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Maldives Ousted President Faces Runoff Election

  • VOA News

Former Maldives’ President Mohamed Nasheed speaks during a press conference after the commission of national inquiry released its report in Male, Maldives, which concluded that Nasheed's resignation was legal, and not forced at gunpoint as he claimed.

Former Maldives’ President Mohamed Nasheed speaks during a press conference after the commission of national inquiry released its report in Male, Maldives, which concluded that Nasheed's resignation was legal, and not forced at gunpoint as he claimed.

The first democratically-elected president of Maldives, who was ousted from office last year, will have a runoff election on September 28 after failing to win a clear majority in the first round of the tiny archipelago nation's presidential election.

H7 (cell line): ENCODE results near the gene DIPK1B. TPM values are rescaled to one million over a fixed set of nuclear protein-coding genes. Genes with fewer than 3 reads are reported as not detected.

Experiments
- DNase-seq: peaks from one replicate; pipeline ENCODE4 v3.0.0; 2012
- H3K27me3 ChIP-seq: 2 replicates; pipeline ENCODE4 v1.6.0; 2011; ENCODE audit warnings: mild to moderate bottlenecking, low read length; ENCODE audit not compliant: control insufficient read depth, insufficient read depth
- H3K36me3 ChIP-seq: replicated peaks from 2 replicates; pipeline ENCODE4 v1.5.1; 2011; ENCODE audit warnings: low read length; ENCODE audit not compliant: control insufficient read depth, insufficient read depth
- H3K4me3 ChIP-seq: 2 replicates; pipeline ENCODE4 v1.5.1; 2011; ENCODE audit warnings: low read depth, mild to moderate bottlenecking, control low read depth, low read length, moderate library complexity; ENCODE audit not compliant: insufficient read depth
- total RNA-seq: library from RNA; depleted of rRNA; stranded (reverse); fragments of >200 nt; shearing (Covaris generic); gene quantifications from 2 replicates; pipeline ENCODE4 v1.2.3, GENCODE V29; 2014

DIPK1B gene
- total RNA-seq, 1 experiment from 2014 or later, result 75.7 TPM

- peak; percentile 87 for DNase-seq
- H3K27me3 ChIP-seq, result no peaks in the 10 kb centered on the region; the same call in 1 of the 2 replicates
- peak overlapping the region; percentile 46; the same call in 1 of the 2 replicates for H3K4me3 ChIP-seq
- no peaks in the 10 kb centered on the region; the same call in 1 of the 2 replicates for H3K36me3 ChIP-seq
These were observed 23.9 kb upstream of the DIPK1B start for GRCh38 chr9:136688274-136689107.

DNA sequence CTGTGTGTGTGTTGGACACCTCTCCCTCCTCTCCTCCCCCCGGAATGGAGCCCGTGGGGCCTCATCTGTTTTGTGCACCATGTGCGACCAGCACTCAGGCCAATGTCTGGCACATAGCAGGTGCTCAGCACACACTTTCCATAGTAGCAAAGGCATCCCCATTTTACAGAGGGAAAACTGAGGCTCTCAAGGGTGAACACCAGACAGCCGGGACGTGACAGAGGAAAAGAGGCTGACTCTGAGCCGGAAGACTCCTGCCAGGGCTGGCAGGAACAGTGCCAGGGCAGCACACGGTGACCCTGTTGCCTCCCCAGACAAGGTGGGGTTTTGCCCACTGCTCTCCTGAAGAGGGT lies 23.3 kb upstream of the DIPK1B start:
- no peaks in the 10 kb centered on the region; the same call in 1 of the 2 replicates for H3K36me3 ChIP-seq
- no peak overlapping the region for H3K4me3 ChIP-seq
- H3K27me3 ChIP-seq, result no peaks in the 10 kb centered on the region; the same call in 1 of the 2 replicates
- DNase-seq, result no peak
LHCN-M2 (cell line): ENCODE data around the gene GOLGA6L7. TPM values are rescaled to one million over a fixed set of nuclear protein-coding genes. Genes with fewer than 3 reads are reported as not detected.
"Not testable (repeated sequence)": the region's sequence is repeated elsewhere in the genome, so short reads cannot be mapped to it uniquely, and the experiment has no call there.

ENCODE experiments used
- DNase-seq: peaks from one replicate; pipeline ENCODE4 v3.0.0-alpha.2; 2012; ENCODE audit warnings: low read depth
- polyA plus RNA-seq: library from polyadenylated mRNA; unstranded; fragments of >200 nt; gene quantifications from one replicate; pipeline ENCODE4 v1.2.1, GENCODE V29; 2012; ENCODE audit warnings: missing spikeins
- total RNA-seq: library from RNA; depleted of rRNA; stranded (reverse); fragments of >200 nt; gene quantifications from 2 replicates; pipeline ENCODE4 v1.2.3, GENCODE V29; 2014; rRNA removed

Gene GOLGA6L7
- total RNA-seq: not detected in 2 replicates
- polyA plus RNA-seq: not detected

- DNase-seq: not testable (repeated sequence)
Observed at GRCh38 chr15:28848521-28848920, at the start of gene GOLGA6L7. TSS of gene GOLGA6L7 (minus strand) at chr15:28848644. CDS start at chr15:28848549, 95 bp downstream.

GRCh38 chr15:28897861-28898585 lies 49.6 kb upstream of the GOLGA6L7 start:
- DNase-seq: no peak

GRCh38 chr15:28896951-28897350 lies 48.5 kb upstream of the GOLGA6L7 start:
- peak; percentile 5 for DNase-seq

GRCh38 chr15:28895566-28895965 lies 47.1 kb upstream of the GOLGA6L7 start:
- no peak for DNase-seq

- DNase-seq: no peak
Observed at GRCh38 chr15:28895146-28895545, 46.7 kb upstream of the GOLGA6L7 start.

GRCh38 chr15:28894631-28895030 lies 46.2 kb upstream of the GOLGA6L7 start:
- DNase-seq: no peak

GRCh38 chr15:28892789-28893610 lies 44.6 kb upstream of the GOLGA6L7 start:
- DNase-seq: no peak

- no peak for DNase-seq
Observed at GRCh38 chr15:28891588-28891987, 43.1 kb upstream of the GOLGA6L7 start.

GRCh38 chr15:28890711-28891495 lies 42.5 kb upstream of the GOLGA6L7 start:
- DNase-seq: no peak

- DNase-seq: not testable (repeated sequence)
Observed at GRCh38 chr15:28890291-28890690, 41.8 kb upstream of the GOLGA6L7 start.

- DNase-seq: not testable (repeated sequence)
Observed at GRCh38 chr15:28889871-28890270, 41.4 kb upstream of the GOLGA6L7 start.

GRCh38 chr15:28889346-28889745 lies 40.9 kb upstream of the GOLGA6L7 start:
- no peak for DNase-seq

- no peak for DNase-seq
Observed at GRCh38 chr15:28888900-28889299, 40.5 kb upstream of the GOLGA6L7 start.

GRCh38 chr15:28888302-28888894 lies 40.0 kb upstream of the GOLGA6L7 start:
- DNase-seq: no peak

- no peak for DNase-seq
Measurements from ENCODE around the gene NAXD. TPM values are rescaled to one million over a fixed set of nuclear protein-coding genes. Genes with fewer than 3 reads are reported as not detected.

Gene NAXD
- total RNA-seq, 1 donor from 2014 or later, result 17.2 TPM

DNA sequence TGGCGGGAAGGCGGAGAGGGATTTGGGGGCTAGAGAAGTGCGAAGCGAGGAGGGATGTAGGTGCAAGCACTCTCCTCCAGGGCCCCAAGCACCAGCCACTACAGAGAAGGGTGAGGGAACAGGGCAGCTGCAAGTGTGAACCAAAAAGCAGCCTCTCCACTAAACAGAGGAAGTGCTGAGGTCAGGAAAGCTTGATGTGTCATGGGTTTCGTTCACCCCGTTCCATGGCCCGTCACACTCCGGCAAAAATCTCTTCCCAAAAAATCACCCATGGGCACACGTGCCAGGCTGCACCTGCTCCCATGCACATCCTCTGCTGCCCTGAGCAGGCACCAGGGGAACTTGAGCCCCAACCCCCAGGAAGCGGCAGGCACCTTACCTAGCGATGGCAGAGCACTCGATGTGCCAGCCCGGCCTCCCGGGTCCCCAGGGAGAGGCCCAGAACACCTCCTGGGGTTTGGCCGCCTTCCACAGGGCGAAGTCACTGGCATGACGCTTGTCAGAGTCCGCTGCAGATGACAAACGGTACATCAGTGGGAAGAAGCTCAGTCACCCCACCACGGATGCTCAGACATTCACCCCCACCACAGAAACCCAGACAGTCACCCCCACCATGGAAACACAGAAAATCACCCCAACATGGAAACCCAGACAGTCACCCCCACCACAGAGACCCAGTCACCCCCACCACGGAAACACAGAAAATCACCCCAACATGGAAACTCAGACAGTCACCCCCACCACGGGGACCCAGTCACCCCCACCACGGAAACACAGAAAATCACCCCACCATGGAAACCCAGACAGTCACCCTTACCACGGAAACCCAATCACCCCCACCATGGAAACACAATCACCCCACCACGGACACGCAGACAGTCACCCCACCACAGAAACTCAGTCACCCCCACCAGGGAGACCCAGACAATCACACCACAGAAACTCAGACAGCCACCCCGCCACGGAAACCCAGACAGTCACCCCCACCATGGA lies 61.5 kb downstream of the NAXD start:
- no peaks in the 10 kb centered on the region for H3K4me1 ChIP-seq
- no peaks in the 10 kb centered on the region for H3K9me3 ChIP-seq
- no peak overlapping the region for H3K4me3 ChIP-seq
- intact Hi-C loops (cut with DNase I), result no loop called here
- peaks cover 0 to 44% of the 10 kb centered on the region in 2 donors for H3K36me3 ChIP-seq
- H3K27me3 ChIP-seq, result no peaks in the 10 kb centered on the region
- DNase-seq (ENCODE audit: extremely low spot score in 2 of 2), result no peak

The Election Commission says former president Mohamed Nasheed received 45 percent of the vote in Saturday's poll, which included three other candidates. He will face a runoff vote against Abdulla Yameen, the brother of long-time Maldivian autocrat Maumoon Abdul Gayoom. Yameen won 25 percent of the votes.

Businessman Gasim Ibrahim was a close third with 24 percent, while incumbent President Mohamed Waheed Hassan, who was Mr. Nasheed's former vice president, performed the worst with just five percent.

Transparency Maldives, an independent election monitor, says the the election was largely peaceful.

Mr. Nasheed says he was forced to resign at gunpoint following a coup in February 2012.

A domestic commission dismissed Mr. Nasheed's claims, saying the transfer of power was "legal and constitutional."

The Republic of Maldives is a Muslim-majority nation made up of about 1,200 islands scattered in the Indian Ocean, southwest of Sri Lanka. The country is famous for its luxury beach resorts and hotels.
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